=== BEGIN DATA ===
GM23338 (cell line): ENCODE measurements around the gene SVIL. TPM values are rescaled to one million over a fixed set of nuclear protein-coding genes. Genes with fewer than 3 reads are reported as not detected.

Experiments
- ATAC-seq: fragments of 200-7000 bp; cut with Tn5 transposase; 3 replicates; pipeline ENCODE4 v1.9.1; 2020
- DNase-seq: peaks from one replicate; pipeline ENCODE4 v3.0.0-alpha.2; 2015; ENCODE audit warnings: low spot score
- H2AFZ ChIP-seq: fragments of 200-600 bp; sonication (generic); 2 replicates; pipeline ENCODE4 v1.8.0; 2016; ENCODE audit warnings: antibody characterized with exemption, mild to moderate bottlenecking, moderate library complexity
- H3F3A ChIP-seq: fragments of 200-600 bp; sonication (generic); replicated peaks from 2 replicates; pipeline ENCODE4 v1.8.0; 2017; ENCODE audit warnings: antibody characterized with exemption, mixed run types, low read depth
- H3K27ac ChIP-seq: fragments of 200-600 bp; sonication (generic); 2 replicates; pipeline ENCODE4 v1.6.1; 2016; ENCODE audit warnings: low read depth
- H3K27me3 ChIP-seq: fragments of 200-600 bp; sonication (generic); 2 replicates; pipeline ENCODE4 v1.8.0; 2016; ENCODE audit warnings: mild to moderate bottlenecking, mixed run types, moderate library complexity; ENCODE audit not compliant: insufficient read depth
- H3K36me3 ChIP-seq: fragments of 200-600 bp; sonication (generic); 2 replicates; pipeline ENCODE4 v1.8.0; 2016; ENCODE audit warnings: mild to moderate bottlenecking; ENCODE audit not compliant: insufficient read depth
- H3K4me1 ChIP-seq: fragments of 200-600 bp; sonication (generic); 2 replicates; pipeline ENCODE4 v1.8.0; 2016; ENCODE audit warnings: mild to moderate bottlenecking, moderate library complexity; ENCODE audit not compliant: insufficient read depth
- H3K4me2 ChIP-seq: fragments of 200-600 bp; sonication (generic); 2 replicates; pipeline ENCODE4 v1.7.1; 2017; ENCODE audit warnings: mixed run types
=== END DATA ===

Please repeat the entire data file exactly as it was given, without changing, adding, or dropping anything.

GM23338 (cell line): ENCODE measurements around the gene SVIL. TPM values are rescaled to one million over a fixed set of nuclear protein-coding genes. Genes with fewer than 3 reads are reported as not detected.

Experiments
- ATAC-seq: fragments of 200-7000 bp; cut with Tn5 transposase; 3 replicates; pipeline ENCODE4 v1.9.1; 2020
- DNase-seq: peaks from one replicate; pipeline ENCODE4 v3.0.0-alpha.2; 2015; ENCODE audit warnings: low spot score
- H2AFZ ChIP-seq: fragments of 200-600 bp; sonication (generic); 2 replicates; pipeline ENCODE4 v1.8.0; 2016; ENCODE audit warnings: antibody characterized with exemption, mild to moderate bottlenecking, moderate library complexity
- H3F3A ChIP-seq: fragments of 200-600 bp; sonication (generic); replicated peaks from 2 replicates; pipeline ENCODE4 v1.8.0; 2017; ENCODE audit warnings: antibody characterized with exemption, mixed run types, low read depth
- H3K27ac ChIP-seq: fragments of 200-600 bp; sonication (generic); 2 replicates; pipeline ENCODE4 v1.6.1; 2016; ENCODE audit warnings: low read depth
- H3K27me3 ChIP-seq: fragments of 200-600 bp; sonication (generic); 2 replicates; pipeline ENCODE4 v1.8.0; 2016; ENCODE audit warnings: mild to moderate bottlenecking, mixed run types, moderate library complexity; ENCODE audit not compliant: insufficient read depth
- H3K36me3 ChIP-seq: fragments of 200-600 bp; sonication (generic); 2 replicates; pipeline ENCODE4 v1.8.0; 2016; ENCODE audit warnings: mild to moderate bottlenecking; ENCODE audit not compliant: insufficient read depth
- H3K4me1 ChIP-seq: fragments of 200-600 bp; sonication (generic); 2 replicates; pipeline ENCODE4 v1.8.0; 2016; ENCODE audit warnings: mild to moderate bottlenecking, moderate library complexity; ENCODE audit not compliant: insufficient read depth
- H3K4me2 ChIP-seq: fragments of 200-600 bp; sonication (generic); 2 replicates; pipeline ENCODE4 v1.7.1; 2017; ENCODE audit warnings: mixed run types